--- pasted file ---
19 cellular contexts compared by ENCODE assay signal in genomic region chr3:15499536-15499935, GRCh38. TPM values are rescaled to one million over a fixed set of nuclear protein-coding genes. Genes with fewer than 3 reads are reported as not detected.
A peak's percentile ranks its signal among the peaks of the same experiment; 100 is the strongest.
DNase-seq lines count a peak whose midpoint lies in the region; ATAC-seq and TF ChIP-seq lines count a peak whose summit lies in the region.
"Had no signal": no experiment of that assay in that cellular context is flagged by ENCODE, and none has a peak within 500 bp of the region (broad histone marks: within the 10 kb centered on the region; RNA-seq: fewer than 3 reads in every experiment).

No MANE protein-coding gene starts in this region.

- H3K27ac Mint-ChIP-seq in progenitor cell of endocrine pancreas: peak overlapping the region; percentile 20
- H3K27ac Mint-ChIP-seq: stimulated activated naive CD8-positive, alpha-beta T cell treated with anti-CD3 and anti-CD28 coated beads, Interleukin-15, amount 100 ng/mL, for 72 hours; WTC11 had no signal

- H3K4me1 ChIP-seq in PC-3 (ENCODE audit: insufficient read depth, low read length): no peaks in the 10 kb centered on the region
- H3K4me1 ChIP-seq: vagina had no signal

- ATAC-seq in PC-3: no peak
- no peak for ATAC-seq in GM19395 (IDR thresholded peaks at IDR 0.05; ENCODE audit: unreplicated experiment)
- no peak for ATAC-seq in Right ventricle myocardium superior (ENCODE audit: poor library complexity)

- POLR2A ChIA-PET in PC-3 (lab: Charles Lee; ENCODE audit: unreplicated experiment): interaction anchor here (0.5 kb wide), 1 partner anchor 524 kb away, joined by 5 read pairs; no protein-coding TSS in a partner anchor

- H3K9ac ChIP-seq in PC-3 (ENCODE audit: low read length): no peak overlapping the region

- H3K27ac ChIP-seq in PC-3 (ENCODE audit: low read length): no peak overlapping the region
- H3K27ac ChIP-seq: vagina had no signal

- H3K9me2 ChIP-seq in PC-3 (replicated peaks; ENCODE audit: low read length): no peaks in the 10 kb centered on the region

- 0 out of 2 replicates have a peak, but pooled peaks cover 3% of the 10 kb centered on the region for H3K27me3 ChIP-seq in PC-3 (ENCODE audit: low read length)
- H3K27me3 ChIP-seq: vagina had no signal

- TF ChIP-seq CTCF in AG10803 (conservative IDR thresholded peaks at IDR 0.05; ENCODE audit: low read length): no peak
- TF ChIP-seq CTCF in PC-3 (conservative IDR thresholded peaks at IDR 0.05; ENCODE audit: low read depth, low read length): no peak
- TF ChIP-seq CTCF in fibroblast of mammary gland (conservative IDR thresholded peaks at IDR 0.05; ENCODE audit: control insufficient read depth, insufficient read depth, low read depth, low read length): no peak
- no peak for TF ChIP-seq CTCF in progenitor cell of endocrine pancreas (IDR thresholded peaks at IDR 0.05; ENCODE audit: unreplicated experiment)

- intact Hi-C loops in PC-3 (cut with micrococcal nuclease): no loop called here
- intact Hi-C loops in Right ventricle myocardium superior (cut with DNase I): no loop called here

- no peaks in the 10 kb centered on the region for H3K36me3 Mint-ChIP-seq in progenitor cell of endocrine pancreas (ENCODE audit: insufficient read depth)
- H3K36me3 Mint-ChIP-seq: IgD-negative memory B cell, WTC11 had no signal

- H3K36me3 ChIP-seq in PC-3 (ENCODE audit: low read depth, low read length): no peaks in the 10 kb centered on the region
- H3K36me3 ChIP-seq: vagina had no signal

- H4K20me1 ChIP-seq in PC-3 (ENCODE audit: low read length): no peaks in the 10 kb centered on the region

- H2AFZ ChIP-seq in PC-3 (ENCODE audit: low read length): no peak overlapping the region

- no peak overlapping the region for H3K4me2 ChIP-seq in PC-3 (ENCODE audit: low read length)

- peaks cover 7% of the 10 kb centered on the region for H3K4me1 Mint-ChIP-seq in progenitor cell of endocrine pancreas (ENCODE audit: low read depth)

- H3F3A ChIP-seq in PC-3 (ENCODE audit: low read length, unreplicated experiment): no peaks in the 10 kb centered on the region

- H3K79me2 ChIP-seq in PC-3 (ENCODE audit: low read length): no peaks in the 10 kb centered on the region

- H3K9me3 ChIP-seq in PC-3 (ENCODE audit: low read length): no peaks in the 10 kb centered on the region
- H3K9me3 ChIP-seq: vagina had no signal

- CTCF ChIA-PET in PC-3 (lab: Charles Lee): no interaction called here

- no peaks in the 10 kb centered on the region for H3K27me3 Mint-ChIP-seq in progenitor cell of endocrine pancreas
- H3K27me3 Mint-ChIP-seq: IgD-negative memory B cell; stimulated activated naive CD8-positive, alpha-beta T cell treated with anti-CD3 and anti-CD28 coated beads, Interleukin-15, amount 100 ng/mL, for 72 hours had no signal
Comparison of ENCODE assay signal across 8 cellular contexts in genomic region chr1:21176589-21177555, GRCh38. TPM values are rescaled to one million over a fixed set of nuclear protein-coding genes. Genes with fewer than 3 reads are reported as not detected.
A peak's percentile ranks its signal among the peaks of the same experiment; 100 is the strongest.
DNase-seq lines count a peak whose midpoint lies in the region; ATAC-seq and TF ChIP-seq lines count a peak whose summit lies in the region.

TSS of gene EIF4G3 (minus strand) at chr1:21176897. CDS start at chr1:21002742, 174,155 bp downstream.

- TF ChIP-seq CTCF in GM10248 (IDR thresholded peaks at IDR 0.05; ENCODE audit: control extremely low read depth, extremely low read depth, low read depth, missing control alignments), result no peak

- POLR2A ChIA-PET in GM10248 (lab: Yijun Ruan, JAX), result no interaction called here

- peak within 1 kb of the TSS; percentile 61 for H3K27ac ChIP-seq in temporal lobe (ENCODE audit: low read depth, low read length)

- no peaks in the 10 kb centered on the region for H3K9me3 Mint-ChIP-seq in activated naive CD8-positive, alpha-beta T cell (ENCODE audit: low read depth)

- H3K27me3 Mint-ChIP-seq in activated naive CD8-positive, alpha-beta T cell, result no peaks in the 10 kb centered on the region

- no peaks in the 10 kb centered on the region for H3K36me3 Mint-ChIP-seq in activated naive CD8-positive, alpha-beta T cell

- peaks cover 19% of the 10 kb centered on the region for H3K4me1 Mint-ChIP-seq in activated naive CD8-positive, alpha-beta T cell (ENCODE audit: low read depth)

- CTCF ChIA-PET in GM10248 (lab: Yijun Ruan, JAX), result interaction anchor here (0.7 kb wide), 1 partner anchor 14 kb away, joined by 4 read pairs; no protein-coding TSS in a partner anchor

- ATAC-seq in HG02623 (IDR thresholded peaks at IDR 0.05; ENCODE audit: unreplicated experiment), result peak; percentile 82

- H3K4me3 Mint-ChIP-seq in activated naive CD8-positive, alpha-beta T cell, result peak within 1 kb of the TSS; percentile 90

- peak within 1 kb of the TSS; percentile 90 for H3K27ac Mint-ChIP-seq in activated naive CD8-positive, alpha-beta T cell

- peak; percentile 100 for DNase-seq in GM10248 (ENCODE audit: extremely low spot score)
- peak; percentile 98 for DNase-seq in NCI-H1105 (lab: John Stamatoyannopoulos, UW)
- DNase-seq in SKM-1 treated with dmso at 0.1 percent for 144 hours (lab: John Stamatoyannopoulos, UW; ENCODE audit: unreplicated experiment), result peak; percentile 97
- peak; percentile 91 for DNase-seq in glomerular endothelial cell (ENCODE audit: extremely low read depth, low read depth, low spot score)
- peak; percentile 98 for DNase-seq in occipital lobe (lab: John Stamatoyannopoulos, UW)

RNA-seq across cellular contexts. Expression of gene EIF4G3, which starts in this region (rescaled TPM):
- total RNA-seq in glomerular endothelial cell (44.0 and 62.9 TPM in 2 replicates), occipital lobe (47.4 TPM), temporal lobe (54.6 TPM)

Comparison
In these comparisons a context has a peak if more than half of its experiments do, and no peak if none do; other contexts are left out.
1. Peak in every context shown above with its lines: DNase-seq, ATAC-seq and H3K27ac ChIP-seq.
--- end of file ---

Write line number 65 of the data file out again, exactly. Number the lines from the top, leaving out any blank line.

1. Peak in every context shown above with its lines: DNase-seq, ATAC-seq and H3K27ac ChIP-seq.